The UK’s Monsters Of Rock was the first and most famous hard rock and heavy metal festival. Held near the town of Castle Donington between 1980 and 1996, it was headlined by everyone from Rainbow and ZZ Top to Bon Jovi, Iron Maiden and three-time bill-toppers AC/DC.
The Australian rock icons headlined the festival for the first time on August 22, 1981, at the very end of their Back In Black tour. Also on the bill were Whistesnake, glam rock yobs Slade, Southern rockers Blackfoot and cult British band More. And then there was Blue Öyster Cult, third on the bill. But what should have been a triumphant day for the US rockers turned into an absolute disaster – and sparked a one-sided war of words with AD/DC in the process.
It should have been a walk in the park for BÖC. The New Yorkers were on an upswing at the time. The recently released Fire Of Unknown Origin album had put them back on track after a recent career dip, with the single Burnin’ For You giving them their biggest US hit since (Don’t Fear) The Reaper five years earlier.
But there was history between Blue Öyster Cult and AC/DC. In 1978, long before Back In Black turned Angus Young and co into one of the biggest bands on the planet, they had supported BÖC on an American tour. Speaking to Classic Rock in 2020, Blue Öyster Cult singer/guitarist Eric Bloom recalled that his band hadn’t allowed the opening band to use their full production. “They were pissed off at the time that they didn’t get all the lights and sound and whatever,” said Bloom.
But revenge is a dish best served cold. Come the Monsters Of Rock show, Bloom claims that someone in the AC/DC camp decided to turn the tables.
“They took it out on us at that festival,” Bloom told Classic Rock. “They wouldn’t allow me to ride a motorbike onstage, our soundman said the soundsystem had been sabotaged. We might as well have just played Reaper and got off, cos nobody could hear what we were doing.”
In the headliners’ defence, there was more going on than alleged sabotage. Blue Öyster Cult drummer Albert Bouchard had been fired a couple of days before the show, and his place was taken by their lighting engineer Rick Downey. Still, it was a less than stellar performance, with legendary rock journalist Malcolm Dome describing it as “wretched”.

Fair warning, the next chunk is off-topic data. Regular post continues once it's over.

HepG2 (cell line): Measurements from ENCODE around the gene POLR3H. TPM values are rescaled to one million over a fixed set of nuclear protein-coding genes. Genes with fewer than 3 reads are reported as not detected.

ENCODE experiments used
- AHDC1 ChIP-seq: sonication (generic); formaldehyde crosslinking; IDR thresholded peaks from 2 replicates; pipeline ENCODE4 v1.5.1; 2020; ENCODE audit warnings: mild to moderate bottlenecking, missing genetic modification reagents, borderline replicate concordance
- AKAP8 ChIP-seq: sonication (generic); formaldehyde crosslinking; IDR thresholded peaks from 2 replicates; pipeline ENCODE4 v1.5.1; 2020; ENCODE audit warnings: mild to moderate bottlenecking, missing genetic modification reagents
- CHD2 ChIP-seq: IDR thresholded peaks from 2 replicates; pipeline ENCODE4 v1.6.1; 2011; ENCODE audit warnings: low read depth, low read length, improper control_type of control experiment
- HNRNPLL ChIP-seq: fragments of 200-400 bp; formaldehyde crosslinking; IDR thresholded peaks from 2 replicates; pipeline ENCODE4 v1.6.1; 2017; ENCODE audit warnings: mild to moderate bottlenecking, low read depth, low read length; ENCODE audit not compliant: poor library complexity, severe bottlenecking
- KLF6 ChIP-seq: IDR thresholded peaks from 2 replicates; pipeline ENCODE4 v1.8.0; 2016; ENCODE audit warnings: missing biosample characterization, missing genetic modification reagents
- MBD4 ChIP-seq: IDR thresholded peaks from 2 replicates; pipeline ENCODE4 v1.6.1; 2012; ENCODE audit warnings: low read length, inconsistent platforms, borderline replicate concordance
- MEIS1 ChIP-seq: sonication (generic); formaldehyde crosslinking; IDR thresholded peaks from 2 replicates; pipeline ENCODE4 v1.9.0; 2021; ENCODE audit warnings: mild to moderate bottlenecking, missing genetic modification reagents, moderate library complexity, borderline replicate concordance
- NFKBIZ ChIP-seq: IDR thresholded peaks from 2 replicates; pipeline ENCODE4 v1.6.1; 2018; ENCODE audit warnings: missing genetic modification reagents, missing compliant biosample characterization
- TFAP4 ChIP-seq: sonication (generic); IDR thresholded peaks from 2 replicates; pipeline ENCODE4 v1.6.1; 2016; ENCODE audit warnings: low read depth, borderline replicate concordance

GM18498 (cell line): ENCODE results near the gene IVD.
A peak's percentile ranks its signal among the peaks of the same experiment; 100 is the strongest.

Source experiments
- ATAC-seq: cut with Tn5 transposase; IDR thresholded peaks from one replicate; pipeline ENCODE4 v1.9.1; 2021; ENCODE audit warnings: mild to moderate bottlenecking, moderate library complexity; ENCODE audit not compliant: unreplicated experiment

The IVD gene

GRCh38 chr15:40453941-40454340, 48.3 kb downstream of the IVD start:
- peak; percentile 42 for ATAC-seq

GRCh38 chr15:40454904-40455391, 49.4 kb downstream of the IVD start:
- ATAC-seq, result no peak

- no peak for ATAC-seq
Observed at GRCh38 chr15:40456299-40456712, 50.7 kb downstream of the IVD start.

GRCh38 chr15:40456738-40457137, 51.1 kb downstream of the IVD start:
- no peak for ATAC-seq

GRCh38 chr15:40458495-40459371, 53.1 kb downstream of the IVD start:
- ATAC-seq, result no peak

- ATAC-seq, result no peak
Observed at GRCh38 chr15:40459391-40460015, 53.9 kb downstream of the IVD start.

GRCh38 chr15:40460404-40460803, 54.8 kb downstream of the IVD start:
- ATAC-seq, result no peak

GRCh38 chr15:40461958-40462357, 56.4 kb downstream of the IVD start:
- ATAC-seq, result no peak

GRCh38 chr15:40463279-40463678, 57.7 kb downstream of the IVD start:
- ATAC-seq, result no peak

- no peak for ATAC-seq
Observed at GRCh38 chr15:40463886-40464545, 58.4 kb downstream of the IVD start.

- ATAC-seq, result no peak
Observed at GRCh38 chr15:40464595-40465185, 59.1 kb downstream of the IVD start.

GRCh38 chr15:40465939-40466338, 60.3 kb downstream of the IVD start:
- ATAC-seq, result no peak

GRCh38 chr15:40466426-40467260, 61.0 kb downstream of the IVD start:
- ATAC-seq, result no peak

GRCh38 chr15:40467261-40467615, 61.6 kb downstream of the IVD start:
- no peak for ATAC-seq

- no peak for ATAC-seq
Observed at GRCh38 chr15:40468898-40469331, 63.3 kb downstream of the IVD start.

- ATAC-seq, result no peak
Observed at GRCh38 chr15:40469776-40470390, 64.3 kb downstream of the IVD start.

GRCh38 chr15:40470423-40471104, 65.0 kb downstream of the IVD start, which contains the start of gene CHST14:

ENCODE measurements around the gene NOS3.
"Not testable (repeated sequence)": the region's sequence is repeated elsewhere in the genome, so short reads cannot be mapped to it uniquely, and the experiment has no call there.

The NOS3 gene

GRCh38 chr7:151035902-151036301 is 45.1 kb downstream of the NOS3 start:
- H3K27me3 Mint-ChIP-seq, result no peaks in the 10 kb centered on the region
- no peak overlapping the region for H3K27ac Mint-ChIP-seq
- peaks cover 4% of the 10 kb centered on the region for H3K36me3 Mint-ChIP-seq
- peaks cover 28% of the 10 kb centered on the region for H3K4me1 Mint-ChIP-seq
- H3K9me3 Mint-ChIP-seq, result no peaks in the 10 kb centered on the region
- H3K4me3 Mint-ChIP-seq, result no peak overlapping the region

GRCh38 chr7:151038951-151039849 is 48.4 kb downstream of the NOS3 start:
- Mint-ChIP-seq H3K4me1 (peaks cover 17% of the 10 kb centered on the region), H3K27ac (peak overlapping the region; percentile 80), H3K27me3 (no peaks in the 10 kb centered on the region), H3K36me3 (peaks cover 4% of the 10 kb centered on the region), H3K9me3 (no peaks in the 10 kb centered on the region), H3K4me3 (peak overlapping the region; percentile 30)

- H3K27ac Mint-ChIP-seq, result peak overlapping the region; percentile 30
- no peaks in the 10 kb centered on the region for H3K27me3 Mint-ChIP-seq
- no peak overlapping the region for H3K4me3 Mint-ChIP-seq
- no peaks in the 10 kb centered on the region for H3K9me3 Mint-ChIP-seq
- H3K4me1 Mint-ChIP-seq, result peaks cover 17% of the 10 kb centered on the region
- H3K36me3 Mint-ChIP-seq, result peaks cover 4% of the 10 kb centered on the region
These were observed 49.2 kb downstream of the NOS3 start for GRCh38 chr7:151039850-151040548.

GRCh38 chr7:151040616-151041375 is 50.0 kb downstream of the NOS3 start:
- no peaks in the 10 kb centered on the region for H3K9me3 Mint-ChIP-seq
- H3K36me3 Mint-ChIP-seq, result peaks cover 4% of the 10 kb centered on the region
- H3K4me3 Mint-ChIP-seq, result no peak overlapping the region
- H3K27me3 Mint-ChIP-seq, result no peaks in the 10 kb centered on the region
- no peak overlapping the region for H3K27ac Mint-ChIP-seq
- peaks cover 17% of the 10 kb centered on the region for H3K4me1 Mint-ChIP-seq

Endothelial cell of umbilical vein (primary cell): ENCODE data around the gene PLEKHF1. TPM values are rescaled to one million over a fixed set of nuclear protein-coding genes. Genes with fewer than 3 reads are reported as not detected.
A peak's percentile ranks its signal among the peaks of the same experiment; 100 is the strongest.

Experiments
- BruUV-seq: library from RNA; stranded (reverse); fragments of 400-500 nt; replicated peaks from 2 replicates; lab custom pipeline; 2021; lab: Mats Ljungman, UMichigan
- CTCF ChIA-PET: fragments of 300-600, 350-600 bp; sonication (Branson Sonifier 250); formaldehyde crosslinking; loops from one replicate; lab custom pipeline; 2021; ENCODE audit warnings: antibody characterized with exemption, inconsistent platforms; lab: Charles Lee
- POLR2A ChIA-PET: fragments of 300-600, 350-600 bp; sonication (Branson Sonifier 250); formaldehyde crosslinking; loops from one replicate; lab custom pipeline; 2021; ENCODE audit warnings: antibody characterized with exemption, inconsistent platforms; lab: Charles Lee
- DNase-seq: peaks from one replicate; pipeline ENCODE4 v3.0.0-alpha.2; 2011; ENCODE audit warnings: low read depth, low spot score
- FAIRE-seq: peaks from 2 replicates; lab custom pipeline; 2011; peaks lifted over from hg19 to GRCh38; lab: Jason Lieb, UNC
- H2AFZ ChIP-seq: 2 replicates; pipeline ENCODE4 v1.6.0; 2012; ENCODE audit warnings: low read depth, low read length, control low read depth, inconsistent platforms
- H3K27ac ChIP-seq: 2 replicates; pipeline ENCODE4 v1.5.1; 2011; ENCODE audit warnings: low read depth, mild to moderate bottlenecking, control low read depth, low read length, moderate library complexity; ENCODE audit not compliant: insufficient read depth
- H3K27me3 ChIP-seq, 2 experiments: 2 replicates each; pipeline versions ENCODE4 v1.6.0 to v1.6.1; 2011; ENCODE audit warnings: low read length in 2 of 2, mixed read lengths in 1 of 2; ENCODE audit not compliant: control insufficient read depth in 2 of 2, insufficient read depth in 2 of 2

The drama didn’t end there. To rub salt in the wound, Monsters Of Rock organiser Maurice Jones had commemorative plaques made of the festival poster and given one to each member of every band on the bill. Blue Öyster Cult were handed theirs after they came offstage.
Late Whitesnake guitarist Bernie Marsden witnessed what happened next. “Blue Oyster Cult made a big scene outside their trailer,” Marsden told Classic Rock in 2020, “where two or three of them jumped up and down on their plaque: ‘We don't want this.’”
Eric Bloom didn’t deny this. The frontman remembers furiously putting the boot into his plaque until it shattered. “I was pissed off,” he told Classic Rock. “I took the plaque, laid it on a rock and called over every photographer in the place and said, ‘Here’s a good photograph for you.’ And I proceeded to stomp.”
The band were still seething long after they left Donington Park. “AD/DC shit on us,” Rick Downey told Artist magazine in 1983 (his eleventh hour Monsters Of Rock appearance bagged him the job of full-time drummer until 1985).
It’s not clear whether the two bands have made their peace in subsequent years, though Eric Bloom’s fellow guitarist/vocalist Donald ‘Buck Dharma’ Roeser did play at a benefit show in Florida with Brian Johnson back in 2005. Still, even if Blue Öyster Cult have forgiven their antagonists for the events of that day, it’s clear they’ve not forgotten. Speaking in the brand new issue of Classic Rock, Eric Bloom still harbours a grudge at their treatment at the hands of the headliners.
“That was a mess,” he says. “AC/DC just had it in for us.”